However, the idea of a driverless car is very disconcerting to people because it implies giving-up the act of driving, which also implies giving-up car ownership. This fear attacks people on a deep, unconscious level, because so many of us invest the car with a huge amount of our personal identity… consider this:

  • Cars are status symbols. They are an expression of wealth, your driving skills and so on. If you’re successful you are rich and a racing driver at heart. Or you have a chauffeur and a limo. You don’t drive a rusty old hatchback, or brag about being slow. And even if you own a limo, you don’t joke about having to drive yourself because you can’t afford a chauffeur.
  • Cars represent freedom and personal liberty. Getting a license is seen as a rite of passage into adulthood. The car has been used as a metaphor for freedom and adventure in films, music and literature since the early 1900s. It’s ingrained into people’s perception of the individual.
  • Motoring journalism is devoted to testing automotive products in unrealistic settings. This is beyond argument because proportionally speaking, real world car usage is spent mostly moving at low speed in congested traffic, or parked. However the proportion of motoring journalism devoted to the car in those contexts is small compared to writing about speed, performance, technology and their use in conditions which are encountered infrequently. This means cars exist in a media world that misdescribes the experience of driving to appeal to our distorted notions driving as enjoyable, as opposed to driving as a drudge.

All this cultural baggage (most of which is marketing to sell cars) means that cars are ingrained in our psyche more deeply than even computers or mobile phones. When people think about a world where they’re *not* driving, they are thinking about a world where they’re deprived of a whole range of psychological constructs as much as physical ones. The loss of the car means the loss of freedom and fun, the loss of social status, the loss of wealth and independence.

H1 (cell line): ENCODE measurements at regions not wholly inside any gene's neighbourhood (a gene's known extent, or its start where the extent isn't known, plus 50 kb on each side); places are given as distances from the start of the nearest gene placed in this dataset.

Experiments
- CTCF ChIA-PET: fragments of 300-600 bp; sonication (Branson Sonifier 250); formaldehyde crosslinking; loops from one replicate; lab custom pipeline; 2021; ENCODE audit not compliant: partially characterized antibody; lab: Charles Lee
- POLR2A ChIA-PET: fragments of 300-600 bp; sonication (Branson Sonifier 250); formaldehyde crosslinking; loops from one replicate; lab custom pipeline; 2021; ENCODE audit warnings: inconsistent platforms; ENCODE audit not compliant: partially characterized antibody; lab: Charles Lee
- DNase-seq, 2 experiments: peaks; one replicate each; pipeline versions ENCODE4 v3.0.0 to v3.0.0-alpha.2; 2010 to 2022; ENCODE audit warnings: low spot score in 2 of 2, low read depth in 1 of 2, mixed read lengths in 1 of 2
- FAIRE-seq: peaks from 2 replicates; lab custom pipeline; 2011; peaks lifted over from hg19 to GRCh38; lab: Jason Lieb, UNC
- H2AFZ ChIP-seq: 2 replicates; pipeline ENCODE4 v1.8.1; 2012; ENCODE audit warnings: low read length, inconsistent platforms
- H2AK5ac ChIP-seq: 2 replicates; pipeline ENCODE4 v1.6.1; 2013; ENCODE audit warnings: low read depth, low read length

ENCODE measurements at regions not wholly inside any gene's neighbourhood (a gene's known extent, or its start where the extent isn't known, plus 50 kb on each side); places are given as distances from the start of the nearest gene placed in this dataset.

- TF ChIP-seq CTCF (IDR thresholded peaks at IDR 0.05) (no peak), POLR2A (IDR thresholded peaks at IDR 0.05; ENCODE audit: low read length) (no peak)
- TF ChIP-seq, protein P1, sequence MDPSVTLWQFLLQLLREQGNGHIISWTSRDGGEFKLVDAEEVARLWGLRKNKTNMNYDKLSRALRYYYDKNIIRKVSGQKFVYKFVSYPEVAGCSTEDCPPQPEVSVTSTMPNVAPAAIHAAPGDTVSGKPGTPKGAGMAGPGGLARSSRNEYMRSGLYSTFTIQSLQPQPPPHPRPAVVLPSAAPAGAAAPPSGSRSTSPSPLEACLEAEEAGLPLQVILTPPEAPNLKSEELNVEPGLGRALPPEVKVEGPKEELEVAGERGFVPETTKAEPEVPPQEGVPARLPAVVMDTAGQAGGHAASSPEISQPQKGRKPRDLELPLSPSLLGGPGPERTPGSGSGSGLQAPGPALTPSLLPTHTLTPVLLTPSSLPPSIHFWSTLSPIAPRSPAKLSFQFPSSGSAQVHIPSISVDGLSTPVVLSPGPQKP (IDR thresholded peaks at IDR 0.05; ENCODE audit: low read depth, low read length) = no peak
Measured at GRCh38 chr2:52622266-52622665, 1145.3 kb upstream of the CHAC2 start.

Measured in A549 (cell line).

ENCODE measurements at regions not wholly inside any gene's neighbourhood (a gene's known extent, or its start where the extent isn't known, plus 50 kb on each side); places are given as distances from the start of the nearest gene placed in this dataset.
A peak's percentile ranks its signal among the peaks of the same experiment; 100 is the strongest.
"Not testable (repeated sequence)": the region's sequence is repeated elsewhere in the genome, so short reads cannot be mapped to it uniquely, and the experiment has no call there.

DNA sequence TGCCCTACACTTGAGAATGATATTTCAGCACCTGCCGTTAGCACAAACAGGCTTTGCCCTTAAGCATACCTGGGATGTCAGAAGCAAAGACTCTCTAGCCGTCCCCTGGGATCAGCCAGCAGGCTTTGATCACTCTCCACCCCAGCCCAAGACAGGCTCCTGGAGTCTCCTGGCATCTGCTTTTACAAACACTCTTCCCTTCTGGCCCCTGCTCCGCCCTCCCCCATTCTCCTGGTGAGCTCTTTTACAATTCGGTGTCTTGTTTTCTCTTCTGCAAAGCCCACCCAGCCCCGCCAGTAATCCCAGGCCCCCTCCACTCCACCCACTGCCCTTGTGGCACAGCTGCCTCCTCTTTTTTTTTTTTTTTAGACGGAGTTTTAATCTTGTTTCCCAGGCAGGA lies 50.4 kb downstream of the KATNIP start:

It also forces people to consider inwardly about their own psyche, and how irrational it is to spend so much money on something that spends most of its life parked-up and empty, or to pay extra for high speed performance when it’s impossible to use it. Especially something that dates and loses its ability to give psychological support as soon as new model comes out.

People don’t like feeling conflicted about their choices and assumptions like that.

One guy I was discussing this with online sent me pictures of his own cars and country estate. He went on at length about his own personal track record as a businessman. He was keen to establish his credibility as a man with money. Which was, of course, irrelevant to the discussion about driverless cars.

However, his behaviour was an emotional display of ego. It showed was the depth of the unconscious emotional attachment this man had to the ideals he endowed upon cars and driving. For this man, a driverless car represented the equivalent of being neutered. It made him feel so personally threatened that he had to send a stranger (me) pictures of his house and cars and brag about his wealth. It was a sort of panic.

What does this mean for the progress of driverless?
It doesn’t make much difference, the wheels are in motion (no pun intended) and the driverless car is coming, like it or not. However, the resistance to it will be very strong. Driving is an article of faith. It’s a matter of personal identity. It’s almost as deep as attitudes to marriage, gender equality, civil liberties and freedom of speech.

There are also deeply vested interests in retarding the progress of driverless cars, not least from insurance companies and industries who supply the emergency services and urban infrastructure. Again, we see parallels in the divestment of wealth from oil and coal, and the vested interests and lobbying in those industries.

The ship of progress has set sail, and it might get delayed but it never turns back. Perhaps, if you doubt the onset of driverless vehicles, the question you should be asking is why don’t you want it to happen, rather than conjure reasons to explain why it can’t… because in many respects, it already has.